The Heads of Terms will outline the basis of the project. In most cases, developers will enter into an Option Agreement and that option should then lead to a lease.
The Heads of Terms usually sketches the format of the Option and Lease agreements and the rights of the developer.
The Heads of Terms will outline the period and term of the Option and the Lease. Most solar projects are seeing leases between 25 and 30 years and generally you are seeing Option periods of anything from one to five years. Most Option Agreements are for three years with a right to extend for another two years.
The Heads of Terms usually sets out the details for upfront and renewal fees. It will also set out who is responsible for various aspects of the agreement such as insurance. The Heads of Terms usually have confidentiality clauses.
Heads of Terms are not contractually binding.
They are effectively an agreement to conduct business but other than exclusivity and confidentiality clauses, they are not binding and you can pull-out.
An Option for Lease (Option) Agreement usually favours a developer rather than a landowner.
It gives the developer the most flexibility in terms of what they are going to do. This reflects the time and resources the developer will be expending on the project.
The developer has to be in a position where they can pull out if the project is not making worthwhile progress.
Many landowners are being asked at the pre-Option stage to sign a letter of consent allowing the developer to apply to ESB Networks for a grid connection.
Other issues which the developer will be exploring include:
* Power Purchase agreements (PPA)
* Solar Panel procurement agreements
These have to be nailed down by the developer and they must feel that they are in a position to achieve all of these moving parts.
The Option Agreement will see a non-refundable fee paid upfront to the landowner. Effectively, the landowner is restricting their land use to some extent by signing this Option Agreement.
During the Option Agreement period the developer will prepare and submit a planning application.
The developer is usually required to consult with the landowner and show them copies of relevant documents.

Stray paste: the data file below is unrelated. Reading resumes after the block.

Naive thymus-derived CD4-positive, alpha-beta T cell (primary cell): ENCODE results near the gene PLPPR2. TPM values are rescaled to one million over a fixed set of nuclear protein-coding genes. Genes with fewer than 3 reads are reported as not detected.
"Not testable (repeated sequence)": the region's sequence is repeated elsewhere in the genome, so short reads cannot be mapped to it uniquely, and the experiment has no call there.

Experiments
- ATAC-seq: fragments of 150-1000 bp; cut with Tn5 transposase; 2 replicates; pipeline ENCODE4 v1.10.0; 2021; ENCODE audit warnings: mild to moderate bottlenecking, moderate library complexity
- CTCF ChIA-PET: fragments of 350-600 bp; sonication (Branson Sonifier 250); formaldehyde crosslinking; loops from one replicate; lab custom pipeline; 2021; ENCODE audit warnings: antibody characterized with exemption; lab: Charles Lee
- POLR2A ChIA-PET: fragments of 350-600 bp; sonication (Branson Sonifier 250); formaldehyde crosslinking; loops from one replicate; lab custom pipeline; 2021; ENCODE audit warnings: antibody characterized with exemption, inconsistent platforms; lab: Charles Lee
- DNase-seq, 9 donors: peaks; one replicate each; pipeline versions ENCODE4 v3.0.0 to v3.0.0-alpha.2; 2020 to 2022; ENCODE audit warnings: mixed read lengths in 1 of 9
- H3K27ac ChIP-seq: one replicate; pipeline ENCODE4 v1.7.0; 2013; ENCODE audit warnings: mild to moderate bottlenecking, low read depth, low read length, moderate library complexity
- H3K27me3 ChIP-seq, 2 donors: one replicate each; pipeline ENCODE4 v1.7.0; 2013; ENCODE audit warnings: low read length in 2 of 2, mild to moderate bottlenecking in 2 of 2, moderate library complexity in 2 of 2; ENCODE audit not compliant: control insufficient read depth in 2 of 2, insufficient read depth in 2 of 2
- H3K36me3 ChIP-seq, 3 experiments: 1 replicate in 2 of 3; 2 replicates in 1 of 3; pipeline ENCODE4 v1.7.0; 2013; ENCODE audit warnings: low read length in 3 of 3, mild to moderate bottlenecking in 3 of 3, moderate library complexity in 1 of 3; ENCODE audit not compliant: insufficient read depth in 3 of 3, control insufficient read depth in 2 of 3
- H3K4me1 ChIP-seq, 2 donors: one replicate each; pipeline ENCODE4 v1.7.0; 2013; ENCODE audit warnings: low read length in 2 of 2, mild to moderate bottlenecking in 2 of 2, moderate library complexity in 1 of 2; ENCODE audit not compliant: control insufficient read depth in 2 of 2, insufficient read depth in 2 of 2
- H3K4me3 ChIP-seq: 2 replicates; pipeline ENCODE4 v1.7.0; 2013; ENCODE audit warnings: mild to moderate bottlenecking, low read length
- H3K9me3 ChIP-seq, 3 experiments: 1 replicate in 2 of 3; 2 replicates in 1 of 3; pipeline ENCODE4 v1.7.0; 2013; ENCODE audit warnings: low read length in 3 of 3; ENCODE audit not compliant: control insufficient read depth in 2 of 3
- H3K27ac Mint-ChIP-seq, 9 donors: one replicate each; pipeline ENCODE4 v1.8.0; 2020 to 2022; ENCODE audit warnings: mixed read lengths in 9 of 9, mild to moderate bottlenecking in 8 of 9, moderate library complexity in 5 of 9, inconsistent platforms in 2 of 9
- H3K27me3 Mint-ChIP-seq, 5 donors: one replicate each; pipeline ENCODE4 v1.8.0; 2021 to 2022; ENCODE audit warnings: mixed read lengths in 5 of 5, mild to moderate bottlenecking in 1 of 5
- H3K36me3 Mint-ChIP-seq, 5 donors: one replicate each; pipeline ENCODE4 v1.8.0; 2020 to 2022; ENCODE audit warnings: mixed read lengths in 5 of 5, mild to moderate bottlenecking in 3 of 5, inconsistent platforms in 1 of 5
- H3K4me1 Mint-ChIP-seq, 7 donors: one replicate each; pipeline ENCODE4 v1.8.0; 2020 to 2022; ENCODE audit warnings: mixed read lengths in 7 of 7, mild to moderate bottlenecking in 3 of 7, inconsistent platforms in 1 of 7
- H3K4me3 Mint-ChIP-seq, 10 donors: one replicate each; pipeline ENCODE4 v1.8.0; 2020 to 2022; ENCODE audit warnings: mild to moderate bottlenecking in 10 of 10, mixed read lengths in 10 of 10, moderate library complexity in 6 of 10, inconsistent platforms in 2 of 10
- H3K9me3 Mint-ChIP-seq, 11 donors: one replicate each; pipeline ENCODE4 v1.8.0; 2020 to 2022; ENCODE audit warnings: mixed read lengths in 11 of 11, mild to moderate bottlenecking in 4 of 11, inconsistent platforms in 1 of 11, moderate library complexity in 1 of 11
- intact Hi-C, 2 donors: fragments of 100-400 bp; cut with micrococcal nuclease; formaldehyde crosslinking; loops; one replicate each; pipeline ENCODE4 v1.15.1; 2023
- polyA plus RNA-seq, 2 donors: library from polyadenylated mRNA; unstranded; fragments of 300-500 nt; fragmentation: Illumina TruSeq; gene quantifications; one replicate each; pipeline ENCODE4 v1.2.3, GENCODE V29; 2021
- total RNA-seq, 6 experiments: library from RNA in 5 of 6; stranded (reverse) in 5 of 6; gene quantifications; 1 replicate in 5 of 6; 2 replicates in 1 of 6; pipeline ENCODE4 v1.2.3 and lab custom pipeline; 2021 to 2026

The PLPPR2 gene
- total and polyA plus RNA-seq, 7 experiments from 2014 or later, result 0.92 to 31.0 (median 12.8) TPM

This will all be at the cost of the developer. The developer will require access to the site to carry out searches and surveys etc. The developer may bring machinery and equipment on the site during this time and the landowner should not be interfering with the developer in that respect.
The landowner will not be allowed to enter any other agreements, leases or licences of their property once they have signed up to the Option Agreement.
They must therefore make any third-party lease holder or owner aware of the implications of the agreement which they have reached with the solar developer.
The Option does not usually completely restrict the landowner from assigning or transferring the lands.
Most solicitors find this to be the number one concern of landowners at the initial stages of these transactions.
Landowners will say that they intend to transfer the lands to their son or daughter and don't want to create potentially bothersome legal issues for the next generation.
In the vast majority of Option agreements, landowners are allowed assign or transfer their lands subject to the developer's consent.
The Option usually provides (and if it doesn't, you should insist that it does) that the consent of the developer 'shall not be unreasonably withheld'.
The Option may request the landowner to help sell the project to the neighbours to some degree and to help deal with any of potential planning difficulties.
There is, of course, clear limitations as to what a land owner can do in this regard.